Or trauma that remains non-physical, echoes also through the psychic. Loss of trust in others, self confidence, self-esteem and barriers created that make it difficult to relate to others, Anxiety and Depressive Disorders that can arise and remain with women who have experienced it. The fear that reigns in the lives of women who are not as lucky or privileged as we are, who were born into communities where they are forced to live in fear, subject to ideologies that were born “wrong” or that their body is something repugnant. “I believe the impact goes far beyond the trauma of the situation itself., of this violence, regardless of being in traditions, mass cultures or behaviors of a country. We are talking about a deconstruction of the feminine, of the situation that hurts and puts aside the expression of the feminine that is, mainly, can be exercised through your genital and contact with you, all this femininity and being able to appropriate it! We are feminine not only by genitals, obviously not, Mainly because we feel femininity emerge regardless of the body we are in, but when this body is appropriated and we are congruent with this feminine in the physical and this type of mutilation is suffered, I believe that part of this femininity, of this right to exercise the woman we are, in feeling in the soul and physical, in soma and psyche, is hurt there too, very painfully in all areas, bio, psycho, socio, cultural, psychic, and spiritual, precisely that puts to the test the certainty of knowing who one is. I need to pay attention to this.

This deconstruction of this feminine goes there in a series of certainties in who she is, and she starts to be undoing her own belief, of your own feeling, body, feminine appropriation she represents. It's not just tragic, but extremely violent and excessive. It needs to be seen that it is still happening in this century, a huge brutality. I have no idea how many disorders may be involved in the mental health of these women, but minimally traumatized by the physical brutality and the deconstruction of their souls, and the resonance that these acts bring to the person's life. So we talk about a practice that needs to be revisited and talked about to prevent it from being practiced and more women from suffering in future generations.. We talk a lot about violence against women., this is one of the global brutalities that the world offers to women. It really is very frightening to think about this pain of soul and body, belonging, cultural insertion, everything that permeates this woman and this femininity that is subject to everything that fits.”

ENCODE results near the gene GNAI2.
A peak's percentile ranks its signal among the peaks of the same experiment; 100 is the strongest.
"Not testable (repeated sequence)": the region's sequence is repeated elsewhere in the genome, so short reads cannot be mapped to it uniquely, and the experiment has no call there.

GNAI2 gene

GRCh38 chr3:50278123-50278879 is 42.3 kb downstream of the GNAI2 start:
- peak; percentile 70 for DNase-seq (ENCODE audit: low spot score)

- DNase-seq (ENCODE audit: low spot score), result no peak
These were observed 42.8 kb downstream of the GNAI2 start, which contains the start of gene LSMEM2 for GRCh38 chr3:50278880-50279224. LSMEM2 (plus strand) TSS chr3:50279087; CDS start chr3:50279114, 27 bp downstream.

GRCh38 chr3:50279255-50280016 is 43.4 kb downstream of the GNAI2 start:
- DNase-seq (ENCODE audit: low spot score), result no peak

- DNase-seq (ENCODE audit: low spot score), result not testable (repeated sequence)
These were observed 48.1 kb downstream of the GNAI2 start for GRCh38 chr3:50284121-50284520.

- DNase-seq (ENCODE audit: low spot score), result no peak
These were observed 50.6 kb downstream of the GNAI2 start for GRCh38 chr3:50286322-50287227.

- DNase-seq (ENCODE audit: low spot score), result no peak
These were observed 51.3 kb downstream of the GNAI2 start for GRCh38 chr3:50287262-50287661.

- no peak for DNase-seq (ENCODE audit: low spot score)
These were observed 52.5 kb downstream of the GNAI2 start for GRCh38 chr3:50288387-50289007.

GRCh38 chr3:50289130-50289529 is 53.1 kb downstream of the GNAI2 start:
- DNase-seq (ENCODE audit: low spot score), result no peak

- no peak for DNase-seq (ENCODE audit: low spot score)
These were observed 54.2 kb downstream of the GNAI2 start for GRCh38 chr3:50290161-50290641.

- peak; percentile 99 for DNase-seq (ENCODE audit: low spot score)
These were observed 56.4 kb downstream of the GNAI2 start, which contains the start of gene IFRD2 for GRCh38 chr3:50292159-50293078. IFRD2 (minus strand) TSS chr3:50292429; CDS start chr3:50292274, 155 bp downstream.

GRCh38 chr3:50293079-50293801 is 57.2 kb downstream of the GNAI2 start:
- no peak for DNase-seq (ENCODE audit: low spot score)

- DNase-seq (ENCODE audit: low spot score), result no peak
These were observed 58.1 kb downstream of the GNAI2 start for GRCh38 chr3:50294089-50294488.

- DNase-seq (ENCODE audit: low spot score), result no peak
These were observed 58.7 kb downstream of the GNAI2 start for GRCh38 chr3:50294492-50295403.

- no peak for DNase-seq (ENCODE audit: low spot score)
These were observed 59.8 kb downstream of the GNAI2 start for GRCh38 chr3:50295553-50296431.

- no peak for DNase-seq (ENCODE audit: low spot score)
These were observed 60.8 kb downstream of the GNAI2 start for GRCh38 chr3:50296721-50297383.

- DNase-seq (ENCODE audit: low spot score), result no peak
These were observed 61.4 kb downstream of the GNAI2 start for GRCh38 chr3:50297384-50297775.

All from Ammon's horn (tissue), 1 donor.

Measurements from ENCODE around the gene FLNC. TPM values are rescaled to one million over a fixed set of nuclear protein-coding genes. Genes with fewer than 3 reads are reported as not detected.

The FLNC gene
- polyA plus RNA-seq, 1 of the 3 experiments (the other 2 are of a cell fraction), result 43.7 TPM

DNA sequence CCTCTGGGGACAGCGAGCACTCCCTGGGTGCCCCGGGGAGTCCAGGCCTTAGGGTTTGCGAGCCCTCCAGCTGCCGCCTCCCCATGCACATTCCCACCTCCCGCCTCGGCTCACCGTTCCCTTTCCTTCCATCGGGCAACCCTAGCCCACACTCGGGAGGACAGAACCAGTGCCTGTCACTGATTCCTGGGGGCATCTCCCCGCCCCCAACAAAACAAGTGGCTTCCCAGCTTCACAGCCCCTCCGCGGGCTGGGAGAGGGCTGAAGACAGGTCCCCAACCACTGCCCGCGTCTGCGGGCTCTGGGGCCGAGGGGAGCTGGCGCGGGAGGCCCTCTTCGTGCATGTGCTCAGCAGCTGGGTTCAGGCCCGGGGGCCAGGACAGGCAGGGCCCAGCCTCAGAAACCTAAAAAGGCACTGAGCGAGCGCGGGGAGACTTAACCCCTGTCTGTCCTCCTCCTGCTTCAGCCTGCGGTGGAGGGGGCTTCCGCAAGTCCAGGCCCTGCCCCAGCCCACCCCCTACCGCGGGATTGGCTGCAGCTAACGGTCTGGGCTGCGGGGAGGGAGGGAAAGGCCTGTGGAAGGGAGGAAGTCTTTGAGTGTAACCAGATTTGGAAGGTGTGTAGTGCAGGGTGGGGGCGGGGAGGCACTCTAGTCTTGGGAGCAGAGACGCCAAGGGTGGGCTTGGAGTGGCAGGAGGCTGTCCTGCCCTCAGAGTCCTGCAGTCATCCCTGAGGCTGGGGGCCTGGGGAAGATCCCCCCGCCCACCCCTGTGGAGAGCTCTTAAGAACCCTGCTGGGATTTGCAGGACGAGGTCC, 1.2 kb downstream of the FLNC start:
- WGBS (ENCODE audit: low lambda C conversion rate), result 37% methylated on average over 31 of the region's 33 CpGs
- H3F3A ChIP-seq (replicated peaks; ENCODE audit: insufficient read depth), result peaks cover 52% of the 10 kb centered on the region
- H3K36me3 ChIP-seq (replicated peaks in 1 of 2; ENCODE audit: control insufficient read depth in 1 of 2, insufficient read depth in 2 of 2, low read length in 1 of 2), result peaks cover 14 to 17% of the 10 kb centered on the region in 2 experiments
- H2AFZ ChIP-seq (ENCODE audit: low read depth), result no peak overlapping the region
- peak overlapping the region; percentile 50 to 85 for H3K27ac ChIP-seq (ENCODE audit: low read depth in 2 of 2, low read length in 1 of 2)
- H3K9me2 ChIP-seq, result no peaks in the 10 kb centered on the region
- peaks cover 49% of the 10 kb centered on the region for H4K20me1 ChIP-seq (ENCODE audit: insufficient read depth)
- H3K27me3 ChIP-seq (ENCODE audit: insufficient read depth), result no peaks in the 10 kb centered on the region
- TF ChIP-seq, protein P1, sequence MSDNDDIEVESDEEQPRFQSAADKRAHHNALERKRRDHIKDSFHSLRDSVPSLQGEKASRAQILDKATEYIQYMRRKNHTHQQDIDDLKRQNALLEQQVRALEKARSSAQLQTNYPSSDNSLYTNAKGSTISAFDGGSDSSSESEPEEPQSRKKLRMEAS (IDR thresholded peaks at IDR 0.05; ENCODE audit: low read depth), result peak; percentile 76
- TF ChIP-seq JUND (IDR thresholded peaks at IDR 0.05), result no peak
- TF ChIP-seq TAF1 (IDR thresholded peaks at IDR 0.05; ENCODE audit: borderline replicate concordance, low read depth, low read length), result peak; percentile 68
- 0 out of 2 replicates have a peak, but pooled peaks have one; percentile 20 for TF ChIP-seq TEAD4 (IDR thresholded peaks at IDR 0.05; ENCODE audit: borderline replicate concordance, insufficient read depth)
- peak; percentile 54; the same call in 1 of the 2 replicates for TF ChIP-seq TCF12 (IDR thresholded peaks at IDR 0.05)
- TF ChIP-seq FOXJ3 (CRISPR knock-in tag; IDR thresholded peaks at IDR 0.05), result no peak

Tartaglia Arte was founded in 1950 as a painting studio by artist Piero Tartaglia, then known as Piery. after a few years, created a point of reference and cultural meeting with other artists and young talents where, under the guidance of the Master, developed their personal style. Tartaglia's overwhelming passion for pictorial expression with bursts of pure color and violent contrasts that bring the canvas to life, gave life to the School of Disgregationism. Later he founded the Galleries, for permanent exhibition of their work and those of their students, and that today are directed by his son Riccardo.

The love for art and a broad cultural vision are the peculiarities of this great artist., and represent their moral and spiritual heritage. Heritage that continues to be represented by Riccardo Tartaglia, who works with the same seriousness and tenacity in the propagation of art, through international exhibitions and events. But all with the signature of Riccardo Tartaglia and Regina Nobrez (Member of the Academy of Fine Arts of Rio de Janeiro and Cultural Ambassador with Honoris Causa, by the Legislative Assembly of Santa Catarina – Honor of the Art of Florianopolis), which confers a certificate of credibility and creative sensitivity.

Instagram: @riccardotartaglia @reginanobreztartaglia @tartagliaarte


Exhibition: cry
Artist: Andréa Bretas
Instagram: @andreabretas
Curated By: Riccardo Tartaglia and Regina Nobrez
Instagram: @riccardotartaglia @reginanobreztartaglia @tartagliaarte
Marchand and artist advisor: Georgia Nolasco @nolascoge
Opening: 28 January 2023 the 1:00 pm to 6:00 pm
Visitation: 28 from January to 11 March 2023
Local: Cultural Post Niterói
Av. Viscount of Rio Branco, 481 – Downtown – Niterói/RJ
Tel: (21) 2503-8550
From Monday to Friday, 11 am to 6 pm and Saturday, the 1:00 pm to 5:00 pm
Entrance: free
Rating: free
Press office: Paula Ramage @_paula_r_soares
Support: Italian Honorary Consulate – Florianópolis / SC – CIB/SC – Cultural Post
Access: boats (araribóia station), UBER, taxi, bus. From Rio, subway or bus to Carioca station, walk to the Ferry Station on Praça XV.
The location is accessible.
Free event.
Censorship free.